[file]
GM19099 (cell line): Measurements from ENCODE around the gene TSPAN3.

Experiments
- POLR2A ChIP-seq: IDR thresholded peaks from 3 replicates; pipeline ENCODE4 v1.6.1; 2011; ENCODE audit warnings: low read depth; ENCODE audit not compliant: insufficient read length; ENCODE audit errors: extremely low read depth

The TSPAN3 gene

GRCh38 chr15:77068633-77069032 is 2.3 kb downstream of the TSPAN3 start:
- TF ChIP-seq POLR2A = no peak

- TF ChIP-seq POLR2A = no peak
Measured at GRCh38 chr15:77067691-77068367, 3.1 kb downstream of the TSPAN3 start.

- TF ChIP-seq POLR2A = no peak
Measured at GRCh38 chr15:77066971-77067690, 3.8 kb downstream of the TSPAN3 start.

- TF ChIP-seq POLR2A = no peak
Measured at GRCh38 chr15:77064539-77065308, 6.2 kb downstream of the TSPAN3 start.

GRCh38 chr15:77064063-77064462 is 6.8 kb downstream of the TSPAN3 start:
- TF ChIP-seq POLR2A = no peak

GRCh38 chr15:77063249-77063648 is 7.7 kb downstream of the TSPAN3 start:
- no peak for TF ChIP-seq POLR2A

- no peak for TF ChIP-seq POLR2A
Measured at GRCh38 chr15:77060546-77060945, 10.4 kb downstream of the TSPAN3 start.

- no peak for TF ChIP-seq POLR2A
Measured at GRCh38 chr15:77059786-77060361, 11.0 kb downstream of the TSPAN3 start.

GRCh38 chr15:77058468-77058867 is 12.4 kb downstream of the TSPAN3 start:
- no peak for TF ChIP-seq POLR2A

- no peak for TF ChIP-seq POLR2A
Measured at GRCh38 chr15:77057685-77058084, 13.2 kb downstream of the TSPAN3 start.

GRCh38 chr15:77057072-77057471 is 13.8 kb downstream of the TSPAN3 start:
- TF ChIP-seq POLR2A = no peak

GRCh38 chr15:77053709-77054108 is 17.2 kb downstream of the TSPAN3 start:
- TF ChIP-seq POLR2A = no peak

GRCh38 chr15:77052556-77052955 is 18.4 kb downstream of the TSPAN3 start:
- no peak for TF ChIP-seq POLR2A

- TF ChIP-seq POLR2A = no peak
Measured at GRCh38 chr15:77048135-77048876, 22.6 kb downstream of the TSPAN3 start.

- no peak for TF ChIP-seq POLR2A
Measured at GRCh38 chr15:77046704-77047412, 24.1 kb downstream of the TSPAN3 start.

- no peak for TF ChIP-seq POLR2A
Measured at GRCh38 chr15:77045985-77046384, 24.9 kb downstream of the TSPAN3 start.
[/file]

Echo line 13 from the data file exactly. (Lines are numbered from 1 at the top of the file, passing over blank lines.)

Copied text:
GRCh38 chr15:77064063-77064462 is 6.8 kb downstream of the TSPAN3 start: